Review: Sherlock Holmes and the Servants of Hell by Paul Kane

Arthur Conan Doyle introduced Sherlock Holmes to readers more than a century ago, and few other characters have proved to possess such longevity or elasticity. Just in my lifetime alone, I've seen Holmes presented as a youngster, a keen yet stuffy detective, a roguish brawler, and an occult detective. I can honestly say I never expected Holmes to come face to face with the Cenobites of Clive Barker's mythology, but Paul Kane corrected that in a mostly, and surprisingly, effective mashup.

Holmes and Watson are charged with investigating the disappearance of one Francis Cotton, a name Barker reader's will know well from The Hellbound Heart, which serves as more than mere inspiration here. As the investigation proceeds, more individuals disappear and the investigators are pulled deeper into the darkest corners of London's recesses as they search for a mysterious organization known as the Order of the Gash, as well as the strange murder weapon - a small puzzle box known as the Lament Configuration.

Right from the get-go, it's pretty clear that Kane is both a Holmes and Barker aficionado (heck, the man wrote about the Hellraiser films and put together a tribute anthology to Barker's mythology), and Barker has even stated in the past that, "Paul’s the resident Hellraiser expert." So yeah, the dude clearly knows his Cenobites from his cinnabites. 

Sherlock Holmes and the Servants of Hell is at its best during the book's first half, with Holmes and Watson chasing down leads and disappearances and becoming slowly involved in every-increasingly supernatural events. Holmes himself is still recovering from his fall over Reichenbach Falls, and Watson is happy to have him back, even if slightly wounded by his friend's disappearances and secrets. There's some really solid character work between these two and their relationship, colored by their past cases together, and you get a terrific sense of their shared history. I must admit, I had only read one Holmes book previously, and roughly fifteen years ago at that, and my introduction to Barker came only recently with the audiobook of The Hellbound Heart, but the pop culture landscape these icons have become infused in made reading about them here welcomingly familiar.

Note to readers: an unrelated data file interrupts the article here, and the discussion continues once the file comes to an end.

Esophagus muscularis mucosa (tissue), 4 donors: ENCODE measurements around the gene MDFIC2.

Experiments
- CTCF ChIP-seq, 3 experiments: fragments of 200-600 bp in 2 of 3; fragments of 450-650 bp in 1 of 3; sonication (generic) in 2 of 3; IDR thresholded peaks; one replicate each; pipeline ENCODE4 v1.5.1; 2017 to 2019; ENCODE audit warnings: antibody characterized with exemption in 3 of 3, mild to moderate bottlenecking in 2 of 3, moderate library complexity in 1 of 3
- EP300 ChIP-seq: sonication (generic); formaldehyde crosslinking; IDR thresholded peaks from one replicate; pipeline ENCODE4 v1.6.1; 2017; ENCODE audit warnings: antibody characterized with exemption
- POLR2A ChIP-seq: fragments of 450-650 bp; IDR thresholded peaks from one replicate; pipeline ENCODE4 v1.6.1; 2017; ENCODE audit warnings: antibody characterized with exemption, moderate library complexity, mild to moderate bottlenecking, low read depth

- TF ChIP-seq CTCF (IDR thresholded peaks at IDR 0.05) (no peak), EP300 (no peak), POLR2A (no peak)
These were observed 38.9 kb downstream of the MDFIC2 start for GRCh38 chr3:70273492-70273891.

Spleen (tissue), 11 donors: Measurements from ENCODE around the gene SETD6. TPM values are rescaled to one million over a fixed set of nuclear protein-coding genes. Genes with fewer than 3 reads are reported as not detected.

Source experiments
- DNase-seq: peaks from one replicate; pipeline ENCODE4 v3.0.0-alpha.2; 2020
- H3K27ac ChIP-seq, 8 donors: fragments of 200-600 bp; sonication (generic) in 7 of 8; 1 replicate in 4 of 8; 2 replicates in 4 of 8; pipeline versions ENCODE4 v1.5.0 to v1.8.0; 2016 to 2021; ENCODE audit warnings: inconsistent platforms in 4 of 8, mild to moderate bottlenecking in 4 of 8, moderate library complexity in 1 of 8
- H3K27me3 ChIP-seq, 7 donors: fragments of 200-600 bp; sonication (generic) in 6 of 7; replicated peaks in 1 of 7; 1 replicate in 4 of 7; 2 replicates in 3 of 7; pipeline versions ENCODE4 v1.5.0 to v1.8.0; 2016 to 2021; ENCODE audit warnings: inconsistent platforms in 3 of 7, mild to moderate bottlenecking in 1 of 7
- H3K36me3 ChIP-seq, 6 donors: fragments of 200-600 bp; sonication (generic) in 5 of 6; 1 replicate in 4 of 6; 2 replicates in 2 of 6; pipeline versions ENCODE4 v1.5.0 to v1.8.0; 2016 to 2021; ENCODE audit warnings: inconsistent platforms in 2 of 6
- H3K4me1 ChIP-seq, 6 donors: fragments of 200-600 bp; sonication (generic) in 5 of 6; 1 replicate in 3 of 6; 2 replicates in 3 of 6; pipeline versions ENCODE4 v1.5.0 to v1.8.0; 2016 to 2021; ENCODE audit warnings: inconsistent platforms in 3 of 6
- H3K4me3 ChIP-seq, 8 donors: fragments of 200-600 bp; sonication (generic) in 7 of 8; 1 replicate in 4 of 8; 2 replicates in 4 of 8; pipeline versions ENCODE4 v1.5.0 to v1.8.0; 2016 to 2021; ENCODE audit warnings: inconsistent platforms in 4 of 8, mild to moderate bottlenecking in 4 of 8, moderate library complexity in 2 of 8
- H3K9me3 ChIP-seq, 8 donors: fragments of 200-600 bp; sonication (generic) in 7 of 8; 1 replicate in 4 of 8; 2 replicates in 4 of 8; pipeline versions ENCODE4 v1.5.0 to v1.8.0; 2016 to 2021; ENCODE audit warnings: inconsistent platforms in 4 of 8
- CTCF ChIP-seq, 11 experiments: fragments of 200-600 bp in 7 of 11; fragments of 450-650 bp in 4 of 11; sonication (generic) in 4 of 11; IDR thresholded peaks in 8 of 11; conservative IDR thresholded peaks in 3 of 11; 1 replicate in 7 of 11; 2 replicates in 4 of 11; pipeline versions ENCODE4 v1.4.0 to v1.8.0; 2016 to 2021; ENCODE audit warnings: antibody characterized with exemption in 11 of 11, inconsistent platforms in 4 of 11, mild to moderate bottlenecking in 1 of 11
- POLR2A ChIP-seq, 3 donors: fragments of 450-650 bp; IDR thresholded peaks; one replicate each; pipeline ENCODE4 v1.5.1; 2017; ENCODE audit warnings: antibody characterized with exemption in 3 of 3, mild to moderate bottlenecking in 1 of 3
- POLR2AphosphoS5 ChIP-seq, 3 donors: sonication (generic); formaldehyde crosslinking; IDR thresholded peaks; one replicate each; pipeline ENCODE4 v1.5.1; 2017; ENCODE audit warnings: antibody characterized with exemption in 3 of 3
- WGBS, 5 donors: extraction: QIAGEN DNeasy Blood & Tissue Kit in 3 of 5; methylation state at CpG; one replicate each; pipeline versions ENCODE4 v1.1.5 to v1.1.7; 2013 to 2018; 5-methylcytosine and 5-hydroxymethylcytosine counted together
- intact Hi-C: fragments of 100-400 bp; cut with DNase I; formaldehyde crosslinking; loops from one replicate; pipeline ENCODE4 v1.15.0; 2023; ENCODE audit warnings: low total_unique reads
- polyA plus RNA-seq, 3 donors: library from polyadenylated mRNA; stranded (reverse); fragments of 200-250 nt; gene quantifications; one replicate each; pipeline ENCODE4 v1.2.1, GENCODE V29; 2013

I was quite captivated by the subtle shadings of horror Kane revealed over the course of Holmes's and Watson's legwork and appreciated the subdued nature as the story grew progressively darker. Where it kind of fell apart for me was in the finale, where the supernatural horror elements became an almost dark superhero fantasy. The book synopsis notes that this is "Holmes’ most outlandish adventure to date," and that's certainly accurate. It just depends on how much outlandishness you can appreciate, and there's certainly a fair bit of fan-service conducted in the book's final third that didn't quite work for me. Barker fans may relish some of these events, and there are certainly some cool aspects to the hell-raising finale, but it struck me as being so tonally different and fantastical from the well-grounded events prior that it never quite jelled for me.

My other problem came with the structure of the third act. In Part One, the story is recounted by Watson, and Part Two is left to Holmes' point of view. Part Three offers us a look at both, and with this comes a fair amount of repetition. Stuff happens in Holmes' narrative that then gets immediately recounted from Watson's view point, but without enough dissimilarity to make these recaps sufficiently necessary. Thankfully, the shifting narrative in part three works more often than it fails, but it was problematic enough to niggle ever so slightly. 

Mostly, Sherlock Holmes and the Servants of Hell worked for me, and it was cool reading such two disparate characters and mythologies as Holmes and the Cenobites come together to produce something unique. I greatly enjoyed seeing the references to Barker's canon and the way some of his plots and characters became repurposed elements for a Sherlock Holmes mystery. Kane's depictions of characters was spot-on, and he captured the grotesque sensual suffering of the Cenobites quite effectively. The last few chapters proved to me, though, that you can definitely have too much of a good thing.

Final verdict: 3 out of 5 stars

[I received a copy of this title for review from the publisher via NetGalley.]

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Michael Hicks

Michael Patrick Hicks is the author of the science fiction novels Convergence, an Amazon Breakthrough Novel Award 2013 Quarter-Finalist, and Emergence. His work has appeared in several anthologies, and he has written for the websites Graphic Novel Reporter and Audiobook Reviewer. In between compulsively buying books and adding titles that he does not have time for to his Netflix queue, he is hard at work on his next story.


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